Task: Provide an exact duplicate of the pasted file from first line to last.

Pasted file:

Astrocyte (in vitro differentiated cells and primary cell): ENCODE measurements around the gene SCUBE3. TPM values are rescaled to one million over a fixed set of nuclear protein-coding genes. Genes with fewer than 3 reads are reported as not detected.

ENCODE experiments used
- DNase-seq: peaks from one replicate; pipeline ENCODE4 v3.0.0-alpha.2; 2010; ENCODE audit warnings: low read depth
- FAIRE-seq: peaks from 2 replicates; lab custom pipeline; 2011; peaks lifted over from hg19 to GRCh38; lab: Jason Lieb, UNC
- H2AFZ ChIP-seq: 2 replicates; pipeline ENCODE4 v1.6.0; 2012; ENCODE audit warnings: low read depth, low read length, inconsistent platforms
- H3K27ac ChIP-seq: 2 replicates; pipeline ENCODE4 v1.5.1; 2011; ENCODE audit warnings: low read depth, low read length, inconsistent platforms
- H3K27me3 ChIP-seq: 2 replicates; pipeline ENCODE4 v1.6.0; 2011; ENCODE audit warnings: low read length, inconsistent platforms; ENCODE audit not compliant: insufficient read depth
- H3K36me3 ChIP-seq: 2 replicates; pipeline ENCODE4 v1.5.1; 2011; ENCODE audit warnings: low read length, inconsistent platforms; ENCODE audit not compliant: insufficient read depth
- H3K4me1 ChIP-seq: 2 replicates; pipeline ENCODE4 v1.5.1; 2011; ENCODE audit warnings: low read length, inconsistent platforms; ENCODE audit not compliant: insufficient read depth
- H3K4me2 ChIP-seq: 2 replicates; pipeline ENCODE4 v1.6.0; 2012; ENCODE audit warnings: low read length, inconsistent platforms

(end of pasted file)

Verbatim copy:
Astrocyte (in vitro differentiated cells and primary cell): ENCODE measurements around the gene SCUBE3. TPM values are rescaled to one million over a fixed set of nuclear protein-coding genes. Genes with fewer than 3 reads are reported as not detected.

ENCODE experiments used
- DNase-seq: peaks from one replicate; pipeline ENCODE4 v3.0.0-alpha.2; 2010; ENCODE audit warnings: low read depth
- FAIRE-seq: peaks from 2 replicates; lab custom pipeline; 2011; peaks lifted over from hg19 to GRCh38; lab: Jason Lieb, UNC
- H2AFZ ChIP-seq: 2 replicates; pipeline ENCODE4 v1.6.0; 2012; ENCODE audit warnings: low read depth, low read length, inconsistent platforms
- H3K27ac ChIP-seq: 2 replicates; pipeline ENCODE4 v1.5.1; 2011; ENCODE audit warnings: low read depth, low read length, inconsistent platforms
- H3K27me3 ChIP-seq: 2 replicates; pipeline ENCODE4 v1.6.0; 2011; ENCODE audit warnings: low read length, inconsistent platforms; ENCODE audit not compliant: insufficient read depth
- H3K36me3 ChIP-seq: 2 replicates; pipeline ENCODE4 v1.5.1; 2011; ENCODE audit warnings: low read length, inconsistent platforms; ENCODE audit not compliant: insufficient read depth
- H3K4me1 ChIP-seq: 2 replicates; pipeline ENCODE4 v1.5.1; 2011; ENCODE audit warnings: low read length, inconsistent platforms; ENCODE audit not compliant: insufficient read depth
- H3K4me2 ChIP-seq: 2 replicates; pipeline ENCODE4 v1.6.0; 2012; ENCODE audit warnings: low read length, inconsistent platforms